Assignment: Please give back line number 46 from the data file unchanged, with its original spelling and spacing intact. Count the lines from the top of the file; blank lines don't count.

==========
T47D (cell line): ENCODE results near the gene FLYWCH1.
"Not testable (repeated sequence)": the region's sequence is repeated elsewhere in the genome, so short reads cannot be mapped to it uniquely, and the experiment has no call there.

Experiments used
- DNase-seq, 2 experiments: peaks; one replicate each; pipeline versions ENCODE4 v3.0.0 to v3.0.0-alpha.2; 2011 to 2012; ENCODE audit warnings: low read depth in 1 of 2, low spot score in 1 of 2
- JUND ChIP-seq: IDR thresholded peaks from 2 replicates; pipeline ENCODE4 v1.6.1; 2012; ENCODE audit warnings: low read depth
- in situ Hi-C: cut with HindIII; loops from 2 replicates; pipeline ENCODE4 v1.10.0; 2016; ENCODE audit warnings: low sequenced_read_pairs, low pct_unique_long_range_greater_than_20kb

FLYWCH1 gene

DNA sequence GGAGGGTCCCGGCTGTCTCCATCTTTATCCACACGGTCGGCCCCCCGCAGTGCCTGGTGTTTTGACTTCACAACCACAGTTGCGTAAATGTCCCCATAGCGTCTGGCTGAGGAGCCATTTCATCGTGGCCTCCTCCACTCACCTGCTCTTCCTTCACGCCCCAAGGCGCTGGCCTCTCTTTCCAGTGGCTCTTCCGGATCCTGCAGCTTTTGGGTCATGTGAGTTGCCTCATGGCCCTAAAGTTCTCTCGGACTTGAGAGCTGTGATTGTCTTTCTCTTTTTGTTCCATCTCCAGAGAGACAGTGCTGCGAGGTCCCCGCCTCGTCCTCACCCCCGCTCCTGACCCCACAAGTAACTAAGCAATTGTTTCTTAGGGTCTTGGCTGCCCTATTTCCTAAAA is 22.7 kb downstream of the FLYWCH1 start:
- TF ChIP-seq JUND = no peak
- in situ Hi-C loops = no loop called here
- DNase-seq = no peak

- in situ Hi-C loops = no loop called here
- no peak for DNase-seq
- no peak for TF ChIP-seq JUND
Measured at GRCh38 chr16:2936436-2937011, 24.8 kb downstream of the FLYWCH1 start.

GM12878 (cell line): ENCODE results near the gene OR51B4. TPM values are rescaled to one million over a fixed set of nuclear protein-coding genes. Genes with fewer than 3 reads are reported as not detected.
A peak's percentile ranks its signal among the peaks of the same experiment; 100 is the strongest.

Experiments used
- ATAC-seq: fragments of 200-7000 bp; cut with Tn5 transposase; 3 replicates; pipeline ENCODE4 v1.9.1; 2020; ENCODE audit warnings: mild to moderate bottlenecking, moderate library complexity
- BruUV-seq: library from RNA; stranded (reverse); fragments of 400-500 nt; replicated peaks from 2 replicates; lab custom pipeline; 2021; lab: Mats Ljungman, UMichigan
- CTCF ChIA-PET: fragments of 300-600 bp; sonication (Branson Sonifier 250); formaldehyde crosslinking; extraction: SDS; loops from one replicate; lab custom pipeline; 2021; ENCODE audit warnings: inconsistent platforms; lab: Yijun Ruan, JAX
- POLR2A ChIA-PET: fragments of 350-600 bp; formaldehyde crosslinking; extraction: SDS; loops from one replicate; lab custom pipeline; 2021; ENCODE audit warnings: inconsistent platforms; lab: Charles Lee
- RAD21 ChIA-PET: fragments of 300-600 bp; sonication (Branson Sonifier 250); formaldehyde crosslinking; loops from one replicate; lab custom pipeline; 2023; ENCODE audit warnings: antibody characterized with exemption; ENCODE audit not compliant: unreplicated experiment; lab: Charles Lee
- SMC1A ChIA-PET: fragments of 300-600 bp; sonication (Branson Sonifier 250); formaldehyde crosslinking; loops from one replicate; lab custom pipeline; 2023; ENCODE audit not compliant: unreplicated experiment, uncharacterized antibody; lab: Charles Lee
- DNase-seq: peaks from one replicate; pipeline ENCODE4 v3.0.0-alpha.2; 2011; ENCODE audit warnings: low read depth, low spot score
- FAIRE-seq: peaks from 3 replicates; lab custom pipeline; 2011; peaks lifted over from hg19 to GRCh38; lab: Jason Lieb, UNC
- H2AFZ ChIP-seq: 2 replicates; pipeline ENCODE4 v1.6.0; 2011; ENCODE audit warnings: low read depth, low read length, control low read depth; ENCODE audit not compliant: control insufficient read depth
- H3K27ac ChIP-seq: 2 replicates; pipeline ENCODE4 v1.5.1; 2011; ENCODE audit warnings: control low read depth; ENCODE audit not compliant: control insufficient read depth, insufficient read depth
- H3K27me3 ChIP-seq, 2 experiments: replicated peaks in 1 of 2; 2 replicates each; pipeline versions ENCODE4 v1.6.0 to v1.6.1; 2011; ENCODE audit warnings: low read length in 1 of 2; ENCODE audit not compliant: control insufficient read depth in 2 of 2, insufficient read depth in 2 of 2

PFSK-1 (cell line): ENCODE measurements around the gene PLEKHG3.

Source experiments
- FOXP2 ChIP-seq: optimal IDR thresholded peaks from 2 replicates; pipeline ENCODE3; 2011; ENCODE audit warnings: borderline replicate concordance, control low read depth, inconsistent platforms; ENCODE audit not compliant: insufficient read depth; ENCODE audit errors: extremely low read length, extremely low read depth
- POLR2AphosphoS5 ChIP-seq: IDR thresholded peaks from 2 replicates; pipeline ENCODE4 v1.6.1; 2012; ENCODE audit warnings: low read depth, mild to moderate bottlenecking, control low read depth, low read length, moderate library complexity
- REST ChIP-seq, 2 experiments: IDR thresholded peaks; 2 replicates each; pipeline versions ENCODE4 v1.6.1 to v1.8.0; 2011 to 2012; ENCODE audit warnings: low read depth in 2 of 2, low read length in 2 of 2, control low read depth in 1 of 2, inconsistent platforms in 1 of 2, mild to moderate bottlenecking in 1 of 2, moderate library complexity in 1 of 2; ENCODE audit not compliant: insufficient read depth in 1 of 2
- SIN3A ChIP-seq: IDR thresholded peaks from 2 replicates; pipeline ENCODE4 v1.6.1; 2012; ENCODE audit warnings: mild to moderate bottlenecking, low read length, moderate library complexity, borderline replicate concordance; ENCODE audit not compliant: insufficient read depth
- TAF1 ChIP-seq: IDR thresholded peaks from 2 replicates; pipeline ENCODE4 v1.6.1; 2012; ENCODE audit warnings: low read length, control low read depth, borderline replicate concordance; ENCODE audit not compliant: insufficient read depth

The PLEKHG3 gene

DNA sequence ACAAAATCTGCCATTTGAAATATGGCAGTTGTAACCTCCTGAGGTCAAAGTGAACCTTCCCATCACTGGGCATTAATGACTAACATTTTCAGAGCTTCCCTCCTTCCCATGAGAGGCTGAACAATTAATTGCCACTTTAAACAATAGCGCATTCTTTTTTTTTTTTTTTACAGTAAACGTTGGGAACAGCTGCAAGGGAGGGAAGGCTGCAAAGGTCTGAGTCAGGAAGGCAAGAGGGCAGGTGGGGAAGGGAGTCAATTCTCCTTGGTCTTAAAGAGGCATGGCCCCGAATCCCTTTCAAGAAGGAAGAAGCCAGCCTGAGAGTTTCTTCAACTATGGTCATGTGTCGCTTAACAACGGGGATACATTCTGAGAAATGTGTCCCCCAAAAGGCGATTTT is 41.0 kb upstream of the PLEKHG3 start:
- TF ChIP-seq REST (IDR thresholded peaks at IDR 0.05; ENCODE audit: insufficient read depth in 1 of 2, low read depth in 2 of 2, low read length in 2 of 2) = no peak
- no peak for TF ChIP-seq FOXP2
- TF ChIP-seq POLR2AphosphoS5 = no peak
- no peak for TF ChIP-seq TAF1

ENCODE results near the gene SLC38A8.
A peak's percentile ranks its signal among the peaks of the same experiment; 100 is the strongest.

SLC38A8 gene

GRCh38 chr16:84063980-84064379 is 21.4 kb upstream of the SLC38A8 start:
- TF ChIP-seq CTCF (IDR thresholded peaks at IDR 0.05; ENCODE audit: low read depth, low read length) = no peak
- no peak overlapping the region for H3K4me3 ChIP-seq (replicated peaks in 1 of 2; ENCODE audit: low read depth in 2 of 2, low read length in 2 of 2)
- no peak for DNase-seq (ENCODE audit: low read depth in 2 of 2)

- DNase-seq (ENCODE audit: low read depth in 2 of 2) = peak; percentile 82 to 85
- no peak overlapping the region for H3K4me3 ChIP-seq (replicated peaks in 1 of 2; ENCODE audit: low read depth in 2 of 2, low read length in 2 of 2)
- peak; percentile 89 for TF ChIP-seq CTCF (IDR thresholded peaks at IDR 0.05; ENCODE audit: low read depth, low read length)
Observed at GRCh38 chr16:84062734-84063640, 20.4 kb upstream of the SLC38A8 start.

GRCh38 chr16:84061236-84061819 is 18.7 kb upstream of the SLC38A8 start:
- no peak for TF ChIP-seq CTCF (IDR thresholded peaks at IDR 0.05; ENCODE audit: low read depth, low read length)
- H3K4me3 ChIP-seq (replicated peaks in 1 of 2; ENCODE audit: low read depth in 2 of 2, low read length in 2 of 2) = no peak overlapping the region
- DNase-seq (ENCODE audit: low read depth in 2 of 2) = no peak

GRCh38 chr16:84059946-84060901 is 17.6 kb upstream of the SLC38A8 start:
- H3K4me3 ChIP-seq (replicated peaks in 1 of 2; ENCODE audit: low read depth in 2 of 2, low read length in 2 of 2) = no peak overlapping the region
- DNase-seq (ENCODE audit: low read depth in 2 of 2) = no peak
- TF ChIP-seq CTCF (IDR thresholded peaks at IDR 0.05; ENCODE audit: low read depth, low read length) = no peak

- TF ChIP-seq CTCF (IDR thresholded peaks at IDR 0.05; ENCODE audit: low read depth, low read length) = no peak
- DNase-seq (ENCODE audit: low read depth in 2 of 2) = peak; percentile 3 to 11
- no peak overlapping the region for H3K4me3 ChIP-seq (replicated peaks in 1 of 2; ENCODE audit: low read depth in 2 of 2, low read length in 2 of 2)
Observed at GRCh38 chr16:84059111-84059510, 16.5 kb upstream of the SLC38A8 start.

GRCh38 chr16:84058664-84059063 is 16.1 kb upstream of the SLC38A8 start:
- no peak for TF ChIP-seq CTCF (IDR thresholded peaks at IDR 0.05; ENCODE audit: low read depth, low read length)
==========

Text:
GRCh38 chr16:84063980-84064379 is 21.4 kb upstream of the SLC38A8 start: